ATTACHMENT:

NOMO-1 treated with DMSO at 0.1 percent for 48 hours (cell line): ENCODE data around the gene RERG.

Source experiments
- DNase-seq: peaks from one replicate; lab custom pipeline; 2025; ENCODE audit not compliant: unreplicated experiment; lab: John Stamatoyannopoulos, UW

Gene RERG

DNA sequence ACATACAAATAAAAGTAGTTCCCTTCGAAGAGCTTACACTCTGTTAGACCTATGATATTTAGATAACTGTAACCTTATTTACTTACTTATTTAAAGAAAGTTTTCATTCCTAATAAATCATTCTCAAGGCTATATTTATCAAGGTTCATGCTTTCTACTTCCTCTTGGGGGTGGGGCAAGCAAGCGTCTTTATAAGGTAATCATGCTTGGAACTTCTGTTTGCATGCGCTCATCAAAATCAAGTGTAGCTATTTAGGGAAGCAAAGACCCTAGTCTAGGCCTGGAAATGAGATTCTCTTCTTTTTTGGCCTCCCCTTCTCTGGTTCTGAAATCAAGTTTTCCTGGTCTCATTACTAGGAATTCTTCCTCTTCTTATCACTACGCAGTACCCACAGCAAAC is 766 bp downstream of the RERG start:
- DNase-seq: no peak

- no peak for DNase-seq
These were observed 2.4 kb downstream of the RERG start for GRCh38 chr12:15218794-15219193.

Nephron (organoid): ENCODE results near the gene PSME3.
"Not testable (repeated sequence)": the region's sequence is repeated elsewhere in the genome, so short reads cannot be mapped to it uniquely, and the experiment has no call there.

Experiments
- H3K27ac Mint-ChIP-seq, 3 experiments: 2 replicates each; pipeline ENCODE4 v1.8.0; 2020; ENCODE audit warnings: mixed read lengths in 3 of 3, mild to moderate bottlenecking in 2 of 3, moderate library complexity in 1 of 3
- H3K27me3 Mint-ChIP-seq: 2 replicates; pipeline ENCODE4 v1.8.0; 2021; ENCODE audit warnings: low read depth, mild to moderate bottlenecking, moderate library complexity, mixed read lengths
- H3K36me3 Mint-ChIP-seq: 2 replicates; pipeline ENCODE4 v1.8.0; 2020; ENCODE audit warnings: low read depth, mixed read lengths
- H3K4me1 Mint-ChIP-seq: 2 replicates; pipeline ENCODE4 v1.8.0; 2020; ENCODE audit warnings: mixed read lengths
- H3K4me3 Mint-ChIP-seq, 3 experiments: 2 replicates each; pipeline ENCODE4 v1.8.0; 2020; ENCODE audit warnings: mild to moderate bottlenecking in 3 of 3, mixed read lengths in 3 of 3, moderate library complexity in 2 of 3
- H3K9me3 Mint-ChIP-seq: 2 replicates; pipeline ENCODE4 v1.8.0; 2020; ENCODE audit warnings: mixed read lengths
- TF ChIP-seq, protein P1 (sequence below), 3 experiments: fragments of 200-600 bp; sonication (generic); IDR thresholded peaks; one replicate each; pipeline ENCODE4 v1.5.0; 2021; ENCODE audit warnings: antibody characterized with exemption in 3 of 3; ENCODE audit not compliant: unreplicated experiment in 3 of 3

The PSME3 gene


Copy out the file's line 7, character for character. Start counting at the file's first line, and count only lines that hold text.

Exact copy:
- no peak for DNase-seq